Having heart surgery in the the morning could double your risk of suffering complications, new research suggests.
The study, published in the Lancet journal, investigated the likelihood of patients suffering complications – such as heart attacks, heart failure or death after surgery – at different times of the day.
The researchers found patients who received surgery in the afternoon had around half the risk of complications compared to patients who had surgery in the morning.
However, they stressed that this was not due to tiredness of surgeons but instead, was likely due to the changes our body undergoes during the day due to our circadian rhythm, or body clock.
The researchers looked at data from 596 open heart valve surgeries in order to asses the impact of operation time.
In the 500 days after surgery, a total of 54 out of 298 morning patients (18%) experienced a “major cardiac event” such as heart attack or heart failure.
In comparison, just 28 out of the 298 afternoon patients (9%) experienced adverse events.
The researchers suggested that our hearts may be better equipped to deal with surgery in the afternoon as they may be stronger this time of day due to the impact of our body clock.
One of the researchers involved in the study, Proffesor Bart Staels, told BBC News patients should not be deterred from having surgery due to the findings.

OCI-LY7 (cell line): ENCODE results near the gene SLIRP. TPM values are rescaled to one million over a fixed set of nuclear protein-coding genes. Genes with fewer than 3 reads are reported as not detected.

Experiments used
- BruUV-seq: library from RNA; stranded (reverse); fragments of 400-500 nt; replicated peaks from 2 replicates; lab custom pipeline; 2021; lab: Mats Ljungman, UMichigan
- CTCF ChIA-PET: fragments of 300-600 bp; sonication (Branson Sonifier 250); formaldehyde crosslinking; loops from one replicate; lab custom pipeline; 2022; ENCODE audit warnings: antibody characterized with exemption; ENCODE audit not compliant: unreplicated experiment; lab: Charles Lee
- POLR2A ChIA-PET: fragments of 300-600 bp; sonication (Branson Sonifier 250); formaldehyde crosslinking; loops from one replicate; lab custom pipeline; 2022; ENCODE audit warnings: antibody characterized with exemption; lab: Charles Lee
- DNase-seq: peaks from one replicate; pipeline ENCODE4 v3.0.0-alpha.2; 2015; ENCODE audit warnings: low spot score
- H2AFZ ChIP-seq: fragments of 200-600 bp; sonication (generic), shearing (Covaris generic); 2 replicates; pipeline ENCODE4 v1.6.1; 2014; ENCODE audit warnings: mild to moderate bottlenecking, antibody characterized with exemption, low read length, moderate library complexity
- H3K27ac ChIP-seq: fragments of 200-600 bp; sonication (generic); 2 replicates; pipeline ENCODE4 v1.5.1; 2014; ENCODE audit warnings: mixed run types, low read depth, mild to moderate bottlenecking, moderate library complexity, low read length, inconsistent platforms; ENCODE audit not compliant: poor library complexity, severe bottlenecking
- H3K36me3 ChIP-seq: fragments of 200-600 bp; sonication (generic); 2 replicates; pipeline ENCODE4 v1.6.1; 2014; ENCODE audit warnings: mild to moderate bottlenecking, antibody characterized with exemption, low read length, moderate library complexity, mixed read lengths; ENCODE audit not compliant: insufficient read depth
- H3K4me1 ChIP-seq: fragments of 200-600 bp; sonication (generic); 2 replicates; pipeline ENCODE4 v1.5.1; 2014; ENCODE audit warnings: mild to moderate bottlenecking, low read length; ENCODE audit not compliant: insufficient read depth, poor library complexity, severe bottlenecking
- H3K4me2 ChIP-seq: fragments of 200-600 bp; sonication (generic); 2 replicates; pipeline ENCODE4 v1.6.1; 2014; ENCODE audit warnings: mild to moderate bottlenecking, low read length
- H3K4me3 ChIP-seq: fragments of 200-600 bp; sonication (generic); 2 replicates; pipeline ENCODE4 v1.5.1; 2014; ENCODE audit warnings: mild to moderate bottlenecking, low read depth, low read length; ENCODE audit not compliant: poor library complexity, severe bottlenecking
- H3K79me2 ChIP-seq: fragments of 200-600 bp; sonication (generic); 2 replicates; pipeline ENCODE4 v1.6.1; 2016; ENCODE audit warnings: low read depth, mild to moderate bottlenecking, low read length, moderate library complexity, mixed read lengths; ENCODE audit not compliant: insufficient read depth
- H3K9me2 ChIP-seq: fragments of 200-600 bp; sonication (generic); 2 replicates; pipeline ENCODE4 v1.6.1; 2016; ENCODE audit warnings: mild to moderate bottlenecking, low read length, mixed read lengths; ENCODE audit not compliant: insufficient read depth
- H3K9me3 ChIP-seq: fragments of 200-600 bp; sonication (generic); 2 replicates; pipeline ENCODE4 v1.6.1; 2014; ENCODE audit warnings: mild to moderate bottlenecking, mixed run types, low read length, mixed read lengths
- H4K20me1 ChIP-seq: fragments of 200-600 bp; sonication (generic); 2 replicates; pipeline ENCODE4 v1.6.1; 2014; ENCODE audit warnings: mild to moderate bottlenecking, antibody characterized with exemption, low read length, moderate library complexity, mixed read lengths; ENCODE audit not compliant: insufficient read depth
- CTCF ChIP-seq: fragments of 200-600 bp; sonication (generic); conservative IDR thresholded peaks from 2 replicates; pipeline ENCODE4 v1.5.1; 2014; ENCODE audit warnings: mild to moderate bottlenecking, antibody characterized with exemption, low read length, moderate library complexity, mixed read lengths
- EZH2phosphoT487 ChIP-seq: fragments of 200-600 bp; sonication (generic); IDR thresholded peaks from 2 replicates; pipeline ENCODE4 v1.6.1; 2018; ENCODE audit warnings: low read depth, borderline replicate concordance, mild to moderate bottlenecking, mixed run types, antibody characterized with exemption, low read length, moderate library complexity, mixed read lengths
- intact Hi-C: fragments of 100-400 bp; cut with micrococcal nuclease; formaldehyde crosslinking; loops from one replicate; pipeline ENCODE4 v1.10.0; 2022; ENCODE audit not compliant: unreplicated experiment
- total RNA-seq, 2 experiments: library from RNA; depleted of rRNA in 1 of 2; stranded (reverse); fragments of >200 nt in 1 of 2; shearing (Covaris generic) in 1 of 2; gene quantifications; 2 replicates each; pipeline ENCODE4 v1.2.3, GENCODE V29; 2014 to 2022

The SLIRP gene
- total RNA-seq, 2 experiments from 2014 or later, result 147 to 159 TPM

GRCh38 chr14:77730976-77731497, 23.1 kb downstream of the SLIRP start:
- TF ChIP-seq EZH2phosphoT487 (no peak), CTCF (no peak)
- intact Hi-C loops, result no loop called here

“We don’t want to frighten people from having surgery – it’s life saving,” he said, adding that it would be impossible for hospitals to only conduct afternoon operations.
“If we can identify patients at highest risk, they will definitely benefit from being pushed into the afternoon and that would be reasonable,” he added.
Commenting on the study Dr Mike Knapton, associate medical director at the British Heart Foundation, said “thousands of people now have open heart surgery in the UK”.
“These procedures can take many hours and come with a number of risks. The time of day appears to be a significant factor in the outcome from surgery, with better outcomes if your surgery is in the afternoon,” he said in a statement.
“If this finding can be replicated in other hospitals this could be helpful to surgeons planning their operating list, for non-urgent heart surgery.
“The study also suggests that modifying the genes responsible for this phenomenon could lead to the development of new drugs to protect the heart from damage during open heart surgery.”
Dr John O’Neill, from the MRC Laboratory of Molecular Biology, added that it’s not surprising that our hearts might be better able to cope with afternoon surgery.
“Scientifically it is not hugely surprising, because just like every other cell in the body, heart cells have circadian rhythms that orchestrate their activity to anticipate the external rhythm of night and day – i.e. our heart ‘expects’ to work harder during the day than at night, with the opposite being true in mice,” he said in a statement.
“In healthy individuals, not engaged in shift work, our cardiovascular system has the greatest output around mid/late-afternoon, and explains why professional athletes usually record their best performances around this time. In the morning, just after we’ve woken up, the cardiovascular system is not yet at peak performance, which partly explains why heart attacks and strokes are occur more frequently in the morning.”
The study is published in the Lancet journal.